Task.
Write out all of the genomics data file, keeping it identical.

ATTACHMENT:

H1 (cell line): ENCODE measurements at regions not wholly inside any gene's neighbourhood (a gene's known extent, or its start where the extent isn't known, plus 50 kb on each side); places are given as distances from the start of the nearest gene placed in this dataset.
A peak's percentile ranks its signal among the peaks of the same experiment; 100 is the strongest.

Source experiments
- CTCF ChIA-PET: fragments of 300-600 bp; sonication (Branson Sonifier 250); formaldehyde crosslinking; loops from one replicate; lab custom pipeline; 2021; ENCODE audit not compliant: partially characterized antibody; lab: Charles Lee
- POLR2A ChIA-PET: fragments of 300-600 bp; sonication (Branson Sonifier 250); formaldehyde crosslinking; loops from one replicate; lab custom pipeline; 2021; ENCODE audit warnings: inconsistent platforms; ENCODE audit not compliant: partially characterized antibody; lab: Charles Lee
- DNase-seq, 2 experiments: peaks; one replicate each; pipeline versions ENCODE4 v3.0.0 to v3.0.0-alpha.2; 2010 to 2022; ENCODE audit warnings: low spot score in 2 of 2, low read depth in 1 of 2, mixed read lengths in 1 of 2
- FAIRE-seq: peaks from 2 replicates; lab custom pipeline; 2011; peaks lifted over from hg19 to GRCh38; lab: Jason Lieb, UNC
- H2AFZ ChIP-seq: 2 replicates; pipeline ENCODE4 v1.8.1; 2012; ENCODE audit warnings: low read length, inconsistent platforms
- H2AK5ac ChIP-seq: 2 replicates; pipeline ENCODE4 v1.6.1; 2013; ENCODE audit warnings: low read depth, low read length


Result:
H1 (cell line): ENCODE measurements at regions not wholly inside any gene's neighbourhood (a gene's known extent, or its start where the extent isn't known, plus 50 kb on each side); places are given as distances from the start of the nearest gene placed in this dataset.
A peak's percentile ranks its signal among the peaks of the same experiment; 100 is the strongest.

Source experiments
- CTCF ChIA-PET: fragments of 300-600 bp; sonication (Branson Sonifier 250); formaldehyde crosslinking; loops from one replicate; lab custom pipeline; 2021; ENCODE audit not compliant: partially characterized antibody; lab: Charles Lee
- POLR2A ChIA-PET: fragments of 300-600 bp; sonication (Branson Sonifier 250); formaldehyde crosslinking; loops from one replicate; lab custom pipeline; 2021; ENCODE audit warnings: inconsistent platforms; ENCODE audit not compliant: partially characterized antibody; lab: Charles Lee
- DNase-seq, 2 experiments: peaks; one replicate each; pipeline versions ENCODE4 v3.0.0 to v3.0.0-alpha.2; 2010 to 2022; ENCODE audit warnings: low spot score in 2 of 2, low read depth in 1 of 2, mixed read lengths in 1 of 2
- FAIRE-seq: peaks from 2 replicates; lab custom pipeline; 2011; peaks lifted over from hg19 to GRCh38; lab: Jason Lieb, UNC
- H2AFZ ChIP-seq: 2 replicates; pipeline ENCODE4 v1.8.1; 2012; ENCODE audit warnings: low read length, inconsistent platforms
- H2AK5ac ChIP-seq: 2 replicates; pipeline ENCODE4 v1.6.1; 2013; ENCODE audit warnings: low read depth, low read length